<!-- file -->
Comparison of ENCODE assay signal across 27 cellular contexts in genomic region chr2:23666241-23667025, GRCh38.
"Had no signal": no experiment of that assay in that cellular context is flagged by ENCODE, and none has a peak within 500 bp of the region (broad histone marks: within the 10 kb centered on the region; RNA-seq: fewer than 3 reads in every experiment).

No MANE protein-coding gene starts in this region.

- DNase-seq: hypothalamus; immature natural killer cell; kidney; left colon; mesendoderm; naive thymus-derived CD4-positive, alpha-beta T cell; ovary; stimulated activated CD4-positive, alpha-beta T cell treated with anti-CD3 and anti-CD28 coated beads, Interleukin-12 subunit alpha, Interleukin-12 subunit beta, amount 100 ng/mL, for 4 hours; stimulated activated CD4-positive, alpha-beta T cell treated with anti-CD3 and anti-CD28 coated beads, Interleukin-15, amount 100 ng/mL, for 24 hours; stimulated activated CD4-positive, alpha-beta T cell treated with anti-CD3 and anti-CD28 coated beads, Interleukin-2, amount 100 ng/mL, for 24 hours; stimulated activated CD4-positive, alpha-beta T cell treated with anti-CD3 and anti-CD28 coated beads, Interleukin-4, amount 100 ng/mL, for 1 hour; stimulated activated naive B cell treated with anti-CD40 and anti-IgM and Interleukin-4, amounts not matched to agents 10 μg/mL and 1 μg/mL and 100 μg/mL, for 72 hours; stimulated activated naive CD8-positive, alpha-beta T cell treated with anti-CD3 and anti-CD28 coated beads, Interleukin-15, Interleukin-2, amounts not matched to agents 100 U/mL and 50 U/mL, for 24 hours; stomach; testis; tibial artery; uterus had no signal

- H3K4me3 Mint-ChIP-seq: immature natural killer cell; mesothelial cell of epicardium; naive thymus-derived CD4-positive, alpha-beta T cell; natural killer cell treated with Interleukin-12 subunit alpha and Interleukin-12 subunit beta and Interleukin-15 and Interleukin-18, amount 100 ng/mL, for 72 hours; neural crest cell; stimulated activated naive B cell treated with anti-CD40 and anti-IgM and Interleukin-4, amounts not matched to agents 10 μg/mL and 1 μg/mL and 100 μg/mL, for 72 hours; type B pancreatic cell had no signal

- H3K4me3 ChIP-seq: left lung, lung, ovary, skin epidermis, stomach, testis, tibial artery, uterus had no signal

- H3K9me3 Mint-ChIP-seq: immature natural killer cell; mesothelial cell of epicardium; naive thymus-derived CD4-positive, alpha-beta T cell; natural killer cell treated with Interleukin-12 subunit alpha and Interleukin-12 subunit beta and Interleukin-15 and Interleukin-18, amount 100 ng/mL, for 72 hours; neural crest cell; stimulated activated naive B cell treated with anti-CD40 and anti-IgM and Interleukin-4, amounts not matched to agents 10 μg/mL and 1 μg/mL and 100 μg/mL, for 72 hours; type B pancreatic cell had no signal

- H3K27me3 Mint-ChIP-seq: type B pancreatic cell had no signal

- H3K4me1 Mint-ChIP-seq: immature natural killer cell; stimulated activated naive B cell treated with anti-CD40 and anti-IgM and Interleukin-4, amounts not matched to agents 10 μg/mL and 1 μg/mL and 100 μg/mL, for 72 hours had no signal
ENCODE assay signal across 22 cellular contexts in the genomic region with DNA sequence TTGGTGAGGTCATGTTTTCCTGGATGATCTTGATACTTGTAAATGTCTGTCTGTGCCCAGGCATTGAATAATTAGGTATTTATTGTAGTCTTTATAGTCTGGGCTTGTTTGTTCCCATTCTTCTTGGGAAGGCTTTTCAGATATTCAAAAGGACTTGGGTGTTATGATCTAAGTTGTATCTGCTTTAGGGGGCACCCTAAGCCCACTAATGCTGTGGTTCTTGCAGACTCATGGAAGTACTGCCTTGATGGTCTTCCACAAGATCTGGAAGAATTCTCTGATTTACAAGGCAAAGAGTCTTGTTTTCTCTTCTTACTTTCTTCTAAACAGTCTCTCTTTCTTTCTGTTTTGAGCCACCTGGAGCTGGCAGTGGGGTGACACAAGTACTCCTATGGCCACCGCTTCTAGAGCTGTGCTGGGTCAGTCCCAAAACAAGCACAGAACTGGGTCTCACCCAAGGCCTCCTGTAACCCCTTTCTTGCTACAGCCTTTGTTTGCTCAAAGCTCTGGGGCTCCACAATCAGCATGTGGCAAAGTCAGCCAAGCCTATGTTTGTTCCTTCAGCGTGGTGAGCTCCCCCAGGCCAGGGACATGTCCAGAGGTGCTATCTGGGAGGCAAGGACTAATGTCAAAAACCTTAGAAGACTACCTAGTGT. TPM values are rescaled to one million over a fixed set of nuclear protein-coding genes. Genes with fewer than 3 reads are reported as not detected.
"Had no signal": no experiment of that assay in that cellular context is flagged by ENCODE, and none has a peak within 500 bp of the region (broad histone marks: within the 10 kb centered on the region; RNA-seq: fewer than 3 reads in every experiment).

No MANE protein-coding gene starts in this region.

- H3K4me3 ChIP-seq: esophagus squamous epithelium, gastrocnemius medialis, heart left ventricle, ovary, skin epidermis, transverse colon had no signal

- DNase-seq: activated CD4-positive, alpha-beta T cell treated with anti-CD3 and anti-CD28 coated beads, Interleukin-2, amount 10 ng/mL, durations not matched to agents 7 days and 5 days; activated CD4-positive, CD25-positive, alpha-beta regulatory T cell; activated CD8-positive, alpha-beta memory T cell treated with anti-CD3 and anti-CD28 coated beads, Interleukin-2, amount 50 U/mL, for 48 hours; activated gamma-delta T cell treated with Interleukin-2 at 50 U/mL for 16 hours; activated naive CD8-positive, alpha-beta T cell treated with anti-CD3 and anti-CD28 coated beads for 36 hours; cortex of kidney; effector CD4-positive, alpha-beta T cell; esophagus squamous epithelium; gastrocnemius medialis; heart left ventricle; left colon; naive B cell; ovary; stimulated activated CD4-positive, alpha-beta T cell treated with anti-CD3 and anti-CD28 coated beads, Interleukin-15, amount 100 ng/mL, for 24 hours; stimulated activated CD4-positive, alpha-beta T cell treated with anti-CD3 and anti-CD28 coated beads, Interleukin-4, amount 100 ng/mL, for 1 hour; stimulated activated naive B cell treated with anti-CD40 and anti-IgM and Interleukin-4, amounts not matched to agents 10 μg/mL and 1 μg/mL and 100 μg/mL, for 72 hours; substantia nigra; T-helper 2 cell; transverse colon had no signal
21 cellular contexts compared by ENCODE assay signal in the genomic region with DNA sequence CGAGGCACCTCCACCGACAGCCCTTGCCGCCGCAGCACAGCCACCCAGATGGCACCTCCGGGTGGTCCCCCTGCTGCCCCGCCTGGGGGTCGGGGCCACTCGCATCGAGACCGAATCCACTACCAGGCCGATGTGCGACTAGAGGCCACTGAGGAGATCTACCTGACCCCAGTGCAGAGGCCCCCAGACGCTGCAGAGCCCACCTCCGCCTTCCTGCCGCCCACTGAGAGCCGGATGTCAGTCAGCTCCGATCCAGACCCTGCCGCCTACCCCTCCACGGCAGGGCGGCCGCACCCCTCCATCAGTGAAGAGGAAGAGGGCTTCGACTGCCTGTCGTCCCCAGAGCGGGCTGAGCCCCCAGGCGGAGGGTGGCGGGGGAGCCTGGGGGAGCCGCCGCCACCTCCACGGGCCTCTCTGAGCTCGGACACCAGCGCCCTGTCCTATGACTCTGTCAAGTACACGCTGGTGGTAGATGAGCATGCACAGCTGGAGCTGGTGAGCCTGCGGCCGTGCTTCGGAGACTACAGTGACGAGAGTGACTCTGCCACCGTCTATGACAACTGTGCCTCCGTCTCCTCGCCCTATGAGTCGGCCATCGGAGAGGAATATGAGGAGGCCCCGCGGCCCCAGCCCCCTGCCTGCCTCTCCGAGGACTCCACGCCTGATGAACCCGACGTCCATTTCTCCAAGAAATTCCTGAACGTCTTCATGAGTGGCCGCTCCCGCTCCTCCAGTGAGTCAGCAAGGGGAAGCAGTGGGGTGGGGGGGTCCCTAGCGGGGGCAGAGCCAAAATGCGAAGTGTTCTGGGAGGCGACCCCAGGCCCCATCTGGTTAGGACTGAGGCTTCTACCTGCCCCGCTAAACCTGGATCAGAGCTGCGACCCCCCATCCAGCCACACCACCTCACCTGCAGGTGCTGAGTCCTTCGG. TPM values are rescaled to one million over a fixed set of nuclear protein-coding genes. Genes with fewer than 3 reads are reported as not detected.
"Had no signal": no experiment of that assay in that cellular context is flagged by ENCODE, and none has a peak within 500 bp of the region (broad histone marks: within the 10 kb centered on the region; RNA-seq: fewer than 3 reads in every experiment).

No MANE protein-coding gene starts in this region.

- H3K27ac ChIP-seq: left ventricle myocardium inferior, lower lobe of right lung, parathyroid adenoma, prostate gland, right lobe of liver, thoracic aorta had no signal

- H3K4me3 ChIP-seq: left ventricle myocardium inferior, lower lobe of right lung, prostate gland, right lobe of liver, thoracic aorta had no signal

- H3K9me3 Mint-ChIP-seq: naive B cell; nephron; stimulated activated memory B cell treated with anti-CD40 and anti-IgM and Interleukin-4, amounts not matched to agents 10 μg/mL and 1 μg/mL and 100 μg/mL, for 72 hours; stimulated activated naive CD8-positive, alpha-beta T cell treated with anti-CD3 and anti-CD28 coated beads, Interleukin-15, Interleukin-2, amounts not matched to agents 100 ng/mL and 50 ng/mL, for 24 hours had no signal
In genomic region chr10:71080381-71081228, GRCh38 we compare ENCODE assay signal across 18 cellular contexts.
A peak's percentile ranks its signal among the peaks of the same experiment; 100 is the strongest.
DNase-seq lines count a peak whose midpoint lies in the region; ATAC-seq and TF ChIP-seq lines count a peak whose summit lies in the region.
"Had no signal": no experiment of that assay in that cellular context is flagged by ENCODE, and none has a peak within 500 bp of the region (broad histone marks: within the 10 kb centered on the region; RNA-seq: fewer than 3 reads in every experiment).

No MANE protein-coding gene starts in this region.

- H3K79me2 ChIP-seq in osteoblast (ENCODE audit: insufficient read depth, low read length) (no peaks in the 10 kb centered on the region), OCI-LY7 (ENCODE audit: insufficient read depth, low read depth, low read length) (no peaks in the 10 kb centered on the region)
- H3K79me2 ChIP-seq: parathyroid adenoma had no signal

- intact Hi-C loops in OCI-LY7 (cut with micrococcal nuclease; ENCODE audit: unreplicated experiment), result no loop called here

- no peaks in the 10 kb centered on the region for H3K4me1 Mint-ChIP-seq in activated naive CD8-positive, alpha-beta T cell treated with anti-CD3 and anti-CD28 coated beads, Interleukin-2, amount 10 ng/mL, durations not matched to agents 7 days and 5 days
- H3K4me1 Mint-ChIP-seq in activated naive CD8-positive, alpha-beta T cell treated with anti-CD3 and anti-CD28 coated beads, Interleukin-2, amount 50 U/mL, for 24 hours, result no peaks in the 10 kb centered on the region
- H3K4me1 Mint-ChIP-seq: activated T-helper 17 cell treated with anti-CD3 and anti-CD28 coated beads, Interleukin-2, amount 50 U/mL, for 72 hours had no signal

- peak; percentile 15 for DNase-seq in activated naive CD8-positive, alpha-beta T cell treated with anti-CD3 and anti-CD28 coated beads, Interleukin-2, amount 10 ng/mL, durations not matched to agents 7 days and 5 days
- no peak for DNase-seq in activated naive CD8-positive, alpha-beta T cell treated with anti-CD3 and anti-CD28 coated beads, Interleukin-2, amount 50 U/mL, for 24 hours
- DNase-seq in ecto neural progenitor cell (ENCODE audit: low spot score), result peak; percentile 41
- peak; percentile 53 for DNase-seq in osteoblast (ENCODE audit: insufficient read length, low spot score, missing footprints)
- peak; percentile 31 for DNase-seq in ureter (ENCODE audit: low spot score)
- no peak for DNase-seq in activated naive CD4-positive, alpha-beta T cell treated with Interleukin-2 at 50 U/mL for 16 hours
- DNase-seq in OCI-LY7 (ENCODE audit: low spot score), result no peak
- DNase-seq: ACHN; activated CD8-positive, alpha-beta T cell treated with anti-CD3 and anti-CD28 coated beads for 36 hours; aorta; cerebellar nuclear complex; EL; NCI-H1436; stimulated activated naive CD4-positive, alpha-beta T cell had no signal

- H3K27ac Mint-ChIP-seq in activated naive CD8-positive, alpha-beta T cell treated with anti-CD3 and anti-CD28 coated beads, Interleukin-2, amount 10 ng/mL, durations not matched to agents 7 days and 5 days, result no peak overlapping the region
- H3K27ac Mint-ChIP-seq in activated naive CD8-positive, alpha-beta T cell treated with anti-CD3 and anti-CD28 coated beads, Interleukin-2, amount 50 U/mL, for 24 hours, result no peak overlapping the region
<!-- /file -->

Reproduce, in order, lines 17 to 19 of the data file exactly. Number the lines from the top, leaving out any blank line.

No MANE protein-coding gene starts in this region.

- H3K27ac ChIP-seq: left ventricle myocardium inferior, lower lobe of right lung, parathyroid adenoma, prostate gland, right lobe of liver, thoracic aorta had no signal

- H3K4me3 ChIP-seq: left ventricle myocardium inferior, lower lobe of right lung, prostate gland, right lobe of liver, thoracic aorta had no signal